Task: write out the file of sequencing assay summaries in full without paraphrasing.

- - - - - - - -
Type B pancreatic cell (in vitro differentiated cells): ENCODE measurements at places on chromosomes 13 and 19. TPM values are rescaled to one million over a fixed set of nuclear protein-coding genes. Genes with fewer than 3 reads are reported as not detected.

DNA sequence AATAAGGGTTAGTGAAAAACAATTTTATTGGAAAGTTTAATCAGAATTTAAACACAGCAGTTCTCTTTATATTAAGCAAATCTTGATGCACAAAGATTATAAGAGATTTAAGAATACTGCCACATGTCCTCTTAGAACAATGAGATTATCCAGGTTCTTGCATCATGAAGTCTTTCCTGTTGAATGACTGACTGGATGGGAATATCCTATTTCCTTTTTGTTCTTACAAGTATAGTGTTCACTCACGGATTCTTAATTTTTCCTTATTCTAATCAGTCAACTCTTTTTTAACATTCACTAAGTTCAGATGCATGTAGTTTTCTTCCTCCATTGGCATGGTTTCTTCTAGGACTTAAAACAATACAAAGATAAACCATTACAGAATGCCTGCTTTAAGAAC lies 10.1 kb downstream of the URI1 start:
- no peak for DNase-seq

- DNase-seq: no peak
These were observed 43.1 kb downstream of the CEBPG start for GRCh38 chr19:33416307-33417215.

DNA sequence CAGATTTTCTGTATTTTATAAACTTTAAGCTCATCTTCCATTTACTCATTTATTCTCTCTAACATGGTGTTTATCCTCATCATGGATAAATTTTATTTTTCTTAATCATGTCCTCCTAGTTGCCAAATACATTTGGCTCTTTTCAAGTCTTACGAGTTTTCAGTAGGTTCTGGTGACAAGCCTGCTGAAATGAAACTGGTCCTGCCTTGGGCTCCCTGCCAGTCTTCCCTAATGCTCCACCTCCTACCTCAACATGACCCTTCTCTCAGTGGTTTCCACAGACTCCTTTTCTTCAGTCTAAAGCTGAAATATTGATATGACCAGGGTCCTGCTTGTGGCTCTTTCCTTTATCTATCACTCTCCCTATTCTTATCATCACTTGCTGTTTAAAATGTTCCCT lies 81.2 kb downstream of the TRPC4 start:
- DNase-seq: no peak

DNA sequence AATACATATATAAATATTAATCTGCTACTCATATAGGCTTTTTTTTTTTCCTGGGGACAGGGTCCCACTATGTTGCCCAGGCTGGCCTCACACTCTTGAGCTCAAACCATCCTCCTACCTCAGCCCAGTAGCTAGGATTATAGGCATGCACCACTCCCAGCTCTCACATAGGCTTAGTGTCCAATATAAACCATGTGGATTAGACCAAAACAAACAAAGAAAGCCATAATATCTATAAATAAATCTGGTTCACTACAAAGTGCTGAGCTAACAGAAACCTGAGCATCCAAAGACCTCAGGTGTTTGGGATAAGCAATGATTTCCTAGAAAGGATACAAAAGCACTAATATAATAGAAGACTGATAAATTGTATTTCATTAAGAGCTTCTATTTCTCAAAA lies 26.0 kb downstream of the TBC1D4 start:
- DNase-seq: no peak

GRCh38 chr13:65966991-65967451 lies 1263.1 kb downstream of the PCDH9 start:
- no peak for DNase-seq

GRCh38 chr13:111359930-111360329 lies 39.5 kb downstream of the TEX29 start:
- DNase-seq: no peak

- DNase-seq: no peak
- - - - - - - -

Type B pancreatic cell (in vitro differentiated cells): ENCODE measurements at places on chromosomes 13 and 19. TPM values are rescaled to one million over a fixed set of nuclear protein-coding genes. Genes with fewer than 3 reads are reported as not detected.

DNA sequence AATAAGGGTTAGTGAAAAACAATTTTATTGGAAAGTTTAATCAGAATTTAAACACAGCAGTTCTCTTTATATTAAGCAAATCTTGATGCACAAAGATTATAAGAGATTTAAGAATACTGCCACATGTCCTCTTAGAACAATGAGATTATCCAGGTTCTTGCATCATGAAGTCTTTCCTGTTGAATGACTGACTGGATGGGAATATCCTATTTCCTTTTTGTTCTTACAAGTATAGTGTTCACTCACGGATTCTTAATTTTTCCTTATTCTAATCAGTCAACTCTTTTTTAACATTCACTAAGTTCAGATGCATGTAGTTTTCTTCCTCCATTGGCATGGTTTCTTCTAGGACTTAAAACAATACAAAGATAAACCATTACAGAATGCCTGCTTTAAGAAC lies 10.1 kb downstream of the URI1 start:
- no peak for DNase-seq

- DNase-seq: no peak
These were observed 43.1 kb downstream of the CEBPG start for GRCh38 chr19:33416307-33417215.

DNA sequence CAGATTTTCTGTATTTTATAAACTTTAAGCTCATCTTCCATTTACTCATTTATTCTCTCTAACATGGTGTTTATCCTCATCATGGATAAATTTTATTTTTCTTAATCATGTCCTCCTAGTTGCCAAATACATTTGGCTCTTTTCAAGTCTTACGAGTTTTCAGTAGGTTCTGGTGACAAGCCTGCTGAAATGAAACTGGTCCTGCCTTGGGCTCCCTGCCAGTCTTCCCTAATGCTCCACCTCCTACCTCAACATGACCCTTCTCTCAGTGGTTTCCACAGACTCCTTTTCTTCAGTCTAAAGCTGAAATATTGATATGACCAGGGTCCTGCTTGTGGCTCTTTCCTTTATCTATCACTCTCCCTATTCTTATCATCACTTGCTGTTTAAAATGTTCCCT lies 81.2 kb downstream of the TRPC4 start:
- DNase-seq: no peak

DNA sequence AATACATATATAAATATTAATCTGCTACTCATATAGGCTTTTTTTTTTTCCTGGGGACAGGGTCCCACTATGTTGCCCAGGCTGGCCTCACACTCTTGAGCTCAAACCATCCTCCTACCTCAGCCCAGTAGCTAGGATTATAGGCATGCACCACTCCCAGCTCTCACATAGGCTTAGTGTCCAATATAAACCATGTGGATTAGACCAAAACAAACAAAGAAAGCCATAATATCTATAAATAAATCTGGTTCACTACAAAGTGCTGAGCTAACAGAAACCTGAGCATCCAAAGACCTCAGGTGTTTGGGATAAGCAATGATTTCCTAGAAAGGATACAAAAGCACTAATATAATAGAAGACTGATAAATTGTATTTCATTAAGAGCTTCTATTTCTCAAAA lies 26.0 kb downstream of the TBC1D4 start:
- DNase-seq: no peak

GRCh38 chr13:65966991-65967451 lies 1263.1 kb downstream of the PCDH9 start:
- no peak for DNase-seq

GRCh38 chr13:111359930-111360329 lies 39.5 kb downstream of the TEX29 start:
- DNase-seq: no peak

- DNase-seq: no peak